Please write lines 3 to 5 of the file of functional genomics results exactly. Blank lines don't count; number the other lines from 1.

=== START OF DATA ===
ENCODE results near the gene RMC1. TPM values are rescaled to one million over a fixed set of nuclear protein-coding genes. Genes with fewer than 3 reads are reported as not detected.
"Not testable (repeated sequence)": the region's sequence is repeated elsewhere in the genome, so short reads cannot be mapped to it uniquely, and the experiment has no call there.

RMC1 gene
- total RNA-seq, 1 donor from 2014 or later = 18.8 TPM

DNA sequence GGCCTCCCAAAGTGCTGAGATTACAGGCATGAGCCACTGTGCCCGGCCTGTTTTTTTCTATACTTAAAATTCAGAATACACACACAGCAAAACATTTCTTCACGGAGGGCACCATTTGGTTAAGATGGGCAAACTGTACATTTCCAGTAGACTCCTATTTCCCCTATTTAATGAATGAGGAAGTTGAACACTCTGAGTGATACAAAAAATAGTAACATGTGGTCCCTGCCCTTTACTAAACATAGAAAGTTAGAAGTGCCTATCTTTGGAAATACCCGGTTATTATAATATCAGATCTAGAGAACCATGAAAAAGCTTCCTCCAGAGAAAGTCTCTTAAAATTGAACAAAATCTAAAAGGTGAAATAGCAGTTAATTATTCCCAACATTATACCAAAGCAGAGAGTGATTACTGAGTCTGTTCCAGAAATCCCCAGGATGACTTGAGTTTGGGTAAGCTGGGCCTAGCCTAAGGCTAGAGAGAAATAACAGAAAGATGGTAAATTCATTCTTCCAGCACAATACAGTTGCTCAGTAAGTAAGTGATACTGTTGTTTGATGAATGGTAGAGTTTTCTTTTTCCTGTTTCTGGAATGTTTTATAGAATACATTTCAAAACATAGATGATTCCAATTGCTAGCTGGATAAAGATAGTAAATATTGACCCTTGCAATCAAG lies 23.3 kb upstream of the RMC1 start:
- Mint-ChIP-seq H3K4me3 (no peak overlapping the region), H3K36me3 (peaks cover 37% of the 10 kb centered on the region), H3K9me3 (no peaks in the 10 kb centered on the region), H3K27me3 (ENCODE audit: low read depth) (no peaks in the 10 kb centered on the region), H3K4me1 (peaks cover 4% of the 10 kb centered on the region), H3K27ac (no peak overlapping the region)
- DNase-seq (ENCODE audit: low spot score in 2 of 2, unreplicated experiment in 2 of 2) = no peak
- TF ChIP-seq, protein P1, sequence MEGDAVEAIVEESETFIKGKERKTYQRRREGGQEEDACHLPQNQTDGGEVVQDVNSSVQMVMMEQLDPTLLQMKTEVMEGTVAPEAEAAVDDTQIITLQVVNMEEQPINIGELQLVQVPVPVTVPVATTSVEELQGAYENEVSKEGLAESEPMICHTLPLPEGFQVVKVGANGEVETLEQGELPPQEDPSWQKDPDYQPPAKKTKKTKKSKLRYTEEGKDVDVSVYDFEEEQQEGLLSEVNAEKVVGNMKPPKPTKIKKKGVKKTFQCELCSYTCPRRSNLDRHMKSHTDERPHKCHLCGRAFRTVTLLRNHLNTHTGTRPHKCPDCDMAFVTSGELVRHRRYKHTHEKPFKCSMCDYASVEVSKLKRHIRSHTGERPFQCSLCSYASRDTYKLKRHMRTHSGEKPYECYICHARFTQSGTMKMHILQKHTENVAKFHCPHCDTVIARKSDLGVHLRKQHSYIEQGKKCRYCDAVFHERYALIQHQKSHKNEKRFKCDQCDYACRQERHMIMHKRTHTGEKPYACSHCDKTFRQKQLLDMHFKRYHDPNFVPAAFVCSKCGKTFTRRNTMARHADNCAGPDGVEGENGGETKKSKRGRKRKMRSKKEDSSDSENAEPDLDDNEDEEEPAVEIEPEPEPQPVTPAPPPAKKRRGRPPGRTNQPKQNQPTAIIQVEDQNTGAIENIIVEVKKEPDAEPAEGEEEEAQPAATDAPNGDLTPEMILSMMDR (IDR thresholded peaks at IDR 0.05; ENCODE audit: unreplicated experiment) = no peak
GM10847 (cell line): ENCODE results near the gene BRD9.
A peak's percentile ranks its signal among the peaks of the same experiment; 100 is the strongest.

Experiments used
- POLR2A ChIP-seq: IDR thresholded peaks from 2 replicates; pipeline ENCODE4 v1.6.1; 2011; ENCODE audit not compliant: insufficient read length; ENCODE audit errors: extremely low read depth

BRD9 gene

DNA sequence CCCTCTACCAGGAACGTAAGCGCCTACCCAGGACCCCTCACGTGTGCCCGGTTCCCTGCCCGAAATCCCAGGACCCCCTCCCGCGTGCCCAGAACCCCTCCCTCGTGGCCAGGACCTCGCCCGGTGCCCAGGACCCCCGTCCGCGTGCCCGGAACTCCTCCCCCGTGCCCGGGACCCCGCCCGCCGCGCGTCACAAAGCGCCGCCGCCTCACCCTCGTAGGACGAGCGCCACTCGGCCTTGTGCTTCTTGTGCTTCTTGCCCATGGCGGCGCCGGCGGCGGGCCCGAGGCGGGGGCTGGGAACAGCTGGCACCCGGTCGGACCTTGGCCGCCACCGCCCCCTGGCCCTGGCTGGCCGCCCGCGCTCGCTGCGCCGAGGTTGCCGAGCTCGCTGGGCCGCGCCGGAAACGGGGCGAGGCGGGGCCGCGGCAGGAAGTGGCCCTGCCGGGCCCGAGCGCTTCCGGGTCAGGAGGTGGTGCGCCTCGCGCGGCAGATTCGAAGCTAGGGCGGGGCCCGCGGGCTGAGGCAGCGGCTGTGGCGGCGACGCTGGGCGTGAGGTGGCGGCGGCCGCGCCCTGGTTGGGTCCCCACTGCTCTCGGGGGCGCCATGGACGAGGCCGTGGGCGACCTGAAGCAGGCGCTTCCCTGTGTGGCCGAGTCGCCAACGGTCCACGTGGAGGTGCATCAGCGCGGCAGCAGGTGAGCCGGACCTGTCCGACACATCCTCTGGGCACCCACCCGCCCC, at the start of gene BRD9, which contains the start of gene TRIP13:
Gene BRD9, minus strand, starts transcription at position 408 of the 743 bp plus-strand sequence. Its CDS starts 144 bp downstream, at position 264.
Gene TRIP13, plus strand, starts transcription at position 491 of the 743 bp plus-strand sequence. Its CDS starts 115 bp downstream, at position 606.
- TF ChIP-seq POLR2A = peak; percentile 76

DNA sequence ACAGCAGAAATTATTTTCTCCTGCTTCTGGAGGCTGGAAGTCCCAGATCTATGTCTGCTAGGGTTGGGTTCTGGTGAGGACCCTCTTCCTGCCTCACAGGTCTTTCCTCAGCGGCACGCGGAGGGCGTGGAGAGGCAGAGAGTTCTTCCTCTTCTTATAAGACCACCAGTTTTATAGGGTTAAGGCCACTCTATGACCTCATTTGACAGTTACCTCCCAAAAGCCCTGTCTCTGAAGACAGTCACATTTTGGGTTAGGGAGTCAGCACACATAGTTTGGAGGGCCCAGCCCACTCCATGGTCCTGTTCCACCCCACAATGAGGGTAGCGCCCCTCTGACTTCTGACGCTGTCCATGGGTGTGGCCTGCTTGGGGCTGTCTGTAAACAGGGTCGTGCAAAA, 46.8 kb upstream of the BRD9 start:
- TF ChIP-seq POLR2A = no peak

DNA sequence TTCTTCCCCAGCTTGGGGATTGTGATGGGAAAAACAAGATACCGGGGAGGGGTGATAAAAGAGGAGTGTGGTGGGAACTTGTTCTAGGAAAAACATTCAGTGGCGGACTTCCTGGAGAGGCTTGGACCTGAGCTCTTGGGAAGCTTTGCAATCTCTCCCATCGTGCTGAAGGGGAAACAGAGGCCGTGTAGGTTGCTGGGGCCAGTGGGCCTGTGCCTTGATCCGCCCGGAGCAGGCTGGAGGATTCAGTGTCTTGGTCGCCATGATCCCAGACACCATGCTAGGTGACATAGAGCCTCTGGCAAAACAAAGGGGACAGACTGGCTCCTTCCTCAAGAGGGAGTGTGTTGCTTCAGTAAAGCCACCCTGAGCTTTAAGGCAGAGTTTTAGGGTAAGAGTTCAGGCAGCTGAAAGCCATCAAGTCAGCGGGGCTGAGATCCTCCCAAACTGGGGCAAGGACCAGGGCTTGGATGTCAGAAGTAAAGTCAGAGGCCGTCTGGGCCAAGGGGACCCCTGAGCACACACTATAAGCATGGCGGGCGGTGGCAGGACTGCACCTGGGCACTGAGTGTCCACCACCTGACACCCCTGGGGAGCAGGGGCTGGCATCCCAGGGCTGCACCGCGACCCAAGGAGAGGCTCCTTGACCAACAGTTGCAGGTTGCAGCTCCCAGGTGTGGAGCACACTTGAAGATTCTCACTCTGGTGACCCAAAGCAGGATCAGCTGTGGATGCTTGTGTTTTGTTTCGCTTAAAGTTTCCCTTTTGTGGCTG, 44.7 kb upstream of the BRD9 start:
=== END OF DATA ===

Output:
RMC1 gene
- total RNA-seq, 1 donor from 2014 or later = 18.8 TPM

DNA sequence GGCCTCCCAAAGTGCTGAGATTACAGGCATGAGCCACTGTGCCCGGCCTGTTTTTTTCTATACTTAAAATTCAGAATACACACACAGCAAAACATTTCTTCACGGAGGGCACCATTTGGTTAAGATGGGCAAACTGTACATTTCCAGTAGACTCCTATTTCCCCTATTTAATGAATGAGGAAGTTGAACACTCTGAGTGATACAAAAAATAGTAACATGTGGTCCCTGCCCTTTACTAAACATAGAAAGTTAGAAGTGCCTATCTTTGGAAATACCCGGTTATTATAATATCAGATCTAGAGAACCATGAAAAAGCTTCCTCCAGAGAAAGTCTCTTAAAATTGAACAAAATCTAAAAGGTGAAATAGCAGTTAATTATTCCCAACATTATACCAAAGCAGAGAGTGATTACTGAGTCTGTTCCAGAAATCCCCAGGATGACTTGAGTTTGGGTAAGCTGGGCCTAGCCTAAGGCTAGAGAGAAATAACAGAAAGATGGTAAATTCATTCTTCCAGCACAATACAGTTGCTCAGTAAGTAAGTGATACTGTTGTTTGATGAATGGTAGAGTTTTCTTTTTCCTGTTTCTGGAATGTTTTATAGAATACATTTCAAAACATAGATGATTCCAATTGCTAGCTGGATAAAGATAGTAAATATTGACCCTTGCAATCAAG lies 23.3 kb upstream of the RMC1 start: